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澳门新葡8455最新网站5月3日学术报告预告

  报告题目:Topological and Atomic-scale Characterization of Grain Boundary Networks in Poly- and Nano-crystalline Materials and its Applications

  报告人:Prof. Mo Li (Georgia Institute of Technology)

  报告时间:2013年5月3日(星期五)上午09:30

  报告地点:5号楼502-1会议室

  报告摘要

  Microstructure in polycrystalline materials, either coarse-grained or nano-crystalline, is characterized by the complex topological structure of grain boundary networks which are composed of an array of geometric entities with different dimensions such as grain volume, grain boundary plane, triple junction line, and vertex point. Collectively, they contribute to the materials’ properties. To be able to achieve the desired properties of a polycrystalline material with optimal microstructure is at the heart of materials engineering: From the ancient Chinese Yue Wang Guo Jian swordto high temperature alloys in jet engines we witness a long history of human endeavor in making desired properties by controlling the microstructures in polycrystalline materials.

  While some of these entities can be measured from experiment, a large number of them still remain inaccessible, that includes identification of the full range of topological properties and the structure characterization on atomic scales. In this talk, I present recent developed algorithms and numerical methods to characterize systematically these entities in grain boundary networks in polycrystalline samples, which are either from serial sectioning of real polycrystals or from digital microstructures generated using inverse Monte Carlo methods or other method such as phase field method. The rendered microstructures are represented by the topological and geometric properties such as the grain volume, grain boundary area, triple junction length, and their statistical properties. Most importantly we give the atomic coordinates and label the type of the topological entities to which each atom belongs in the polycrystalline and nanocrystalline materials. Such quantitative characterization, unavailable before, enables detailed and rigorous treatment of microstructures in a wide range of modeling applications including both atomistic simulation and continuum modeling. If time permits, I will also discuss nucleation and growth and their relations to microstructures.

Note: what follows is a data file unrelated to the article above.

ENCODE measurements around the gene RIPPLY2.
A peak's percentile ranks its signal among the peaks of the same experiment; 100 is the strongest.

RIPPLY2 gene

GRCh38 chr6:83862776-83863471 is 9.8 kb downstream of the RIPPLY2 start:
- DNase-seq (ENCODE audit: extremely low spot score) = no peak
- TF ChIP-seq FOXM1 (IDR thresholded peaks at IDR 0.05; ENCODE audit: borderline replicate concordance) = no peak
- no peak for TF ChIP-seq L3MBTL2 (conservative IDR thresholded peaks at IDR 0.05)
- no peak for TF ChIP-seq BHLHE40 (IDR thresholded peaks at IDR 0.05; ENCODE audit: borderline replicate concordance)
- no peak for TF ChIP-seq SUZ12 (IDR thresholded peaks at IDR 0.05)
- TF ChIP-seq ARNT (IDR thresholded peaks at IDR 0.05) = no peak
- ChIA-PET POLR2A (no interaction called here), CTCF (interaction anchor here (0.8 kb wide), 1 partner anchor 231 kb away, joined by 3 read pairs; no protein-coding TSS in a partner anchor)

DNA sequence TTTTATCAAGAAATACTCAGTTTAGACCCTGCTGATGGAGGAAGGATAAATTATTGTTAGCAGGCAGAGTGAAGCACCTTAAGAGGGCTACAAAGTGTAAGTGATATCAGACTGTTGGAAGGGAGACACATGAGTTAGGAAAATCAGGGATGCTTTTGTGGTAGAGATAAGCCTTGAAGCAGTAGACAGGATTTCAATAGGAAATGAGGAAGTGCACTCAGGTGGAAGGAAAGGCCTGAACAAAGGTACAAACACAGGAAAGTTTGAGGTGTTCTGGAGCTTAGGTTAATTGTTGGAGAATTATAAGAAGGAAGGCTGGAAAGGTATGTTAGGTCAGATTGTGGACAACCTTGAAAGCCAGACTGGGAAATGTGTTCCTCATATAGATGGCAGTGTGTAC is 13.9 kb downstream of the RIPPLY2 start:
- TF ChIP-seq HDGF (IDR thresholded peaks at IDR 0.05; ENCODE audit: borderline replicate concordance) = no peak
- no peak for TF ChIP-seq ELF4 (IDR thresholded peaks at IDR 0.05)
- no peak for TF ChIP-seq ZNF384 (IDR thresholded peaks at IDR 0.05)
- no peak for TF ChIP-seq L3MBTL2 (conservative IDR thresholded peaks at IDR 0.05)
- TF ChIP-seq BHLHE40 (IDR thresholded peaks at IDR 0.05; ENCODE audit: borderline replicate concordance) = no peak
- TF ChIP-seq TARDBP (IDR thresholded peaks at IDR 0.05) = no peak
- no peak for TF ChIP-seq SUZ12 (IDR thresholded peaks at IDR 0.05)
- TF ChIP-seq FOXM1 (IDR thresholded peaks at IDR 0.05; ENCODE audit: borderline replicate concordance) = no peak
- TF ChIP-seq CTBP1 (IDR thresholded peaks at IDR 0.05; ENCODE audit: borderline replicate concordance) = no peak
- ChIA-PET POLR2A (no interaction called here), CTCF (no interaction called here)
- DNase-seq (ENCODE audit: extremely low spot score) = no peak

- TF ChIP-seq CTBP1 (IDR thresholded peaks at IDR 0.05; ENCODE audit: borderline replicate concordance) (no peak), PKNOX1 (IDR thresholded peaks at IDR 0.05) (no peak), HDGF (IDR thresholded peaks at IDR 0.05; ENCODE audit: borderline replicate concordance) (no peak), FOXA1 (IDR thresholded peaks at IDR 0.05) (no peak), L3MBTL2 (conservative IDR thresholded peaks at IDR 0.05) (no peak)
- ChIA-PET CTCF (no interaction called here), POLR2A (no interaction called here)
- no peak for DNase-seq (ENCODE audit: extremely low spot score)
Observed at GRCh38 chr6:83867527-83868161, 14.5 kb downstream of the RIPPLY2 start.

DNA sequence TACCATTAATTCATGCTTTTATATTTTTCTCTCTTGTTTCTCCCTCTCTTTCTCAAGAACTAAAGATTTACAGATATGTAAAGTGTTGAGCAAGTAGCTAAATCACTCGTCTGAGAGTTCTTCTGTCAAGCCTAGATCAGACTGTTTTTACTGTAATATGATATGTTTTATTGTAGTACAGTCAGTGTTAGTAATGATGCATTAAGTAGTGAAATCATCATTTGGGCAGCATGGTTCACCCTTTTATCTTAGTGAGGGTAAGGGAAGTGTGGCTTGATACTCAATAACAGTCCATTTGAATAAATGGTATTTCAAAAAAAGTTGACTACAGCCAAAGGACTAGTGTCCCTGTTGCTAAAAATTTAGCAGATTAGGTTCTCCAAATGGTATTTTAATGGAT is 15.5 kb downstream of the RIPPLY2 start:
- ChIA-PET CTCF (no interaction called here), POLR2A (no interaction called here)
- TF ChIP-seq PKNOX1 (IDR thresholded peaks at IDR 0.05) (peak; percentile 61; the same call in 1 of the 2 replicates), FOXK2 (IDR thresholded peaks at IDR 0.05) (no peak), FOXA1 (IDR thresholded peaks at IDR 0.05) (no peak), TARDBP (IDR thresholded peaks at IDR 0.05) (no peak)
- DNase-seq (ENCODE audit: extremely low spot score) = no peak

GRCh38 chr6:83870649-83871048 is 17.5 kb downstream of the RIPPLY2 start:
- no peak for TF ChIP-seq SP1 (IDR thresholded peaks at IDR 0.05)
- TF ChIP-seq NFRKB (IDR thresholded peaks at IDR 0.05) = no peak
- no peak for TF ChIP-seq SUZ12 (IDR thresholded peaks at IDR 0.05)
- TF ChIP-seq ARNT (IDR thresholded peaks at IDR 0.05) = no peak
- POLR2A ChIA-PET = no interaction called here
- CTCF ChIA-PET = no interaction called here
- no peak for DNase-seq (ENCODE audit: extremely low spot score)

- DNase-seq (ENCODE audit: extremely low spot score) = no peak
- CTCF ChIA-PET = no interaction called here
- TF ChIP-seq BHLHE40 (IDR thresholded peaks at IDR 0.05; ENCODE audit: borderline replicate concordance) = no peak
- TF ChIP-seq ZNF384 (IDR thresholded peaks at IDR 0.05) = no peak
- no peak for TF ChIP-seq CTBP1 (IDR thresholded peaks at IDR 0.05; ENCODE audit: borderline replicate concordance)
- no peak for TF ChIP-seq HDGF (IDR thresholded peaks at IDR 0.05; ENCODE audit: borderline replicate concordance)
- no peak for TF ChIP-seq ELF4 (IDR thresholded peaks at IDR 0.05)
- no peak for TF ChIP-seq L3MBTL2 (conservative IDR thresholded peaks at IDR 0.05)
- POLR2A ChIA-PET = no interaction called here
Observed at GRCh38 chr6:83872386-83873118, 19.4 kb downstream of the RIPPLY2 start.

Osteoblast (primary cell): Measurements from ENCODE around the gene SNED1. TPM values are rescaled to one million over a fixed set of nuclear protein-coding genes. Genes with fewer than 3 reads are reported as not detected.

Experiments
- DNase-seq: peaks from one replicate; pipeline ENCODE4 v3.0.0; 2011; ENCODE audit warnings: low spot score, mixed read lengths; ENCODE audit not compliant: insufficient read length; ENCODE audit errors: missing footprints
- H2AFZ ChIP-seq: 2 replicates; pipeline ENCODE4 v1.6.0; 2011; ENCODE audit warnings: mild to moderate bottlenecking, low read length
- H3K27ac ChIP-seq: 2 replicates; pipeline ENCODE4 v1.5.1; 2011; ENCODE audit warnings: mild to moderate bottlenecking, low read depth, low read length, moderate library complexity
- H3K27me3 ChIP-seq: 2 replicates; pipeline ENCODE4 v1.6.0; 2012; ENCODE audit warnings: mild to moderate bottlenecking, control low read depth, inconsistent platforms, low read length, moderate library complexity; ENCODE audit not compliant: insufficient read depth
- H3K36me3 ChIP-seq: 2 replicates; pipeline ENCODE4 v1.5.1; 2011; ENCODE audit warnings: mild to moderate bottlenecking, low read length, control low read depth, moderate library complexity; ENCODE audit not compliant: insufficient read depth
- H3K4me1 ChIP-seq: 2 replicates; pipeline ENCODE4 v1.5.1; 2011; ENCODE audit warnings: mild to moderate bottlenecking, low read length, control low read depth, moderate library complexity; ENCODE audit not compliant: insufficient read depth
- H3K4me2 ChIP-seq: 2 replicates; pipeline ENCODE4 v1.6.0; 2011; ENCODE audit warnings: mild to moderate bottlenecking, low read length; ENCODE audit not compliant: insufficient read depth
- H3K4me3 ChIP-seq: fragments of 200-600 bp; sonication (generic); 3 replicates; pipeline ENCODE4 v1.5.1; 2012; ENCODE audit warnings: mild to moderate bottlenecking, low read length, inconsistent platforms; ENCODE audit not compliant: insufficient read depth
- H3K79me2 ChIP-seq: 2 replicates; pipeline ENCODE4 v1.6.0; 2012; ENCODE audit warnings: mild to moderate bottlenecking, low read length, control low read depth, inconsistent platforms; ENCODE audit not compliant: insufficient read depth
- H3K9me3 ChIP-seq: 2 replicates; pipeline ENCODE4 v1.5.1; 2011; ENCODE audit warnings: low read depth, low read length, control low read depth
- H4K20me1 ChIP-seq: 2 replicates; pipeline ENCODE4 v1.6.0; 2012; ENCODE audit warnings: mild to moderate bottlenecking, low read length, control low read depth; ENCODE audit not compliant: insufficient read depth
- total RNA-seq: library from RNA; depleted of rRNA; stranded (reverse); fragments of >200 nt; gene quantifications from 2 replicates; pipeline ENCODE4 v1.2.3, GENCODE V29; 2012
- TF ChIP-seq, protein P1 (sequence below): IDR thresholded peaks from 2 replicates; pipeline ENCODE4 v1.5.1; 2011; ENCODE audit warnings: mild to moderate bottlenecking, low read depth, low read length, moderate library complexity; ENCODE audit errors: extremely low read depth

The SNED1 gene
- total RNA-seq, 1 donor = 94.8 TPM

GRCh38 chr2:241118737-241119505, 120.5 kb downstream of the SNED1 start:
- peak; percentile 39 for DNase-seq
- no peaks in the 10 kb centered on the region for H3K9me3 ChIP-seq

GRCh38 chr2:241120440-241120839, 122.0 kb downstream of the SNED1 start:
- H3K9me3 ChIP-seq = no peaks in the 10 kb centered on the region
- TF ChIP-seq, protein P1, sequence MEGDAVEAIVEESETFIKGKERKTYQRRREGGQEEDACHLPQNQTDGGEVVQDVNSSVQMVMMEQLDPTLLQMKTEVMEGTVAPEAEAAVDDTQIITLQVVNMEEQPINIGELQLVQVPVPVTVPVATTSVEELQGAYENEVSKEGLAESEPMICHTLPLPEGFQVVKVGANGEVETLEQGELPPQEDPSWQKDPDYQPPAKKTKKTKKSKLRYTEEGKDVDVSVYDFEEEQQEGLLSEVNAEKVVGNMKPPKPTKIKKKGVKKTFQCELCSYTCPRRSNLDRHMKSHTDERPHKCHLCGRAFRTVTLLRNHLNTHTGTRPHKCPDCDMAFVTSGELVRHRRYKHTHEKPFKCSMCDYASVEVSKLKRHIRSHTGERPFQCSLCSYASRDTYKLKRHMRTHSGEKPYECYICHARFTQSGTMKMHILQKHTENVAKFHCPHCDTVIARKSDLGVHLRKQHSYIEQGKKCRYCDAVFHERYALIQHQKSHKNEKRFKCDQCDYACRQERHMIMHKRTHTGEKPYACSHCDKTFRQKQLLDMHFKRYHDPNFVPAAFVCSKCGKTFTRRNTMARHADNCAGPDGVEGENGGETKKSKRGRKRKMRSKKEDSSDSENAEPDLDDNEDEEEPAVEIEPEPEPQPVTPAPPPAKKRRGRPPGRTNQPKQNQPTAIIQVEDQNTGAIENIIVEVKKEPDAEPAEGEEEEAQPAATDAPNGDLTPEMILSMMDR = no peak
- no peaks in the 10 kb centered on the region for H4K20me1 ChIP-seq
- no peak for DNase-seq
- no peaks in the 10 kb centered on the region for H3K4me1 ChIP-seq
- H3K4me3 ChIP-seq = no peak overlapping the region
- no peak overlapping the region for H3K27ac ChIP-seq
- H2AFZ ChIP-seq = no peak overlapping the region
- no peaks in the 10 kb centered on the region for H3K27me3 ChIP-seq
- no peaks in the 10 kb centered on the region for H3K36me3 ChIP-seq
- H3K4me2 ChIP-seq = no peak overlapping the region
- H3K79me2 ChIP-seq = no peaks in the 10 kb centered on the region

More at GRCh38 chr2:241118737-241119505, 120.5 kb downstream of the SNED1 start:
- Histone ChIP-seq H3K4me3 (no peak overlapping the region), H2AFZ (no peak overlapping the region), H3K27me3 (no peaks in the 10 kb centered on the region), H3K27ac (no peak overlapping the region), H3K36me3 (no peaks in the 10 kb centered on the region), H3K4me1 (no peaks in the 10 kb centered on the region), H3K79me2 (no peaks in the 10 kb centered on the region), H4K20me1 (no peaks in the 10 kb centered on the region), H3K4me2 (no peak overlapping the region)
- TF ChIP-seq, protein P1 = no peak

报告人概况

 

  

 

  Professor Mo Li received his Ph.D. in applied physics in 1994 from California Institute of Technology. After a brief staying as a postdoctoral fellow at Caltech and the Argonne National Laboratory, he joined Morgan Stanley & Co. in New York. He came back to academia in 1998. From 1998 to 2001 he was an assistant professor at the Johns Hopkins University. Currently he is a professor at the Georgia Institute of Technology and a Thousand-Talent Program professor in the School of Materials Science and Engineering at Tsinghua University. Professor Li's research focuses on understanding fundamental properties and processes of materials, and predicting material behaviors. The approaches used in his research are a blend of those from statistical physics, solid state physics, materials science, metallurgy, mechanics and large scale, high performance computing. His research focuses on algorithm development, simulation, and theoretical analysis.

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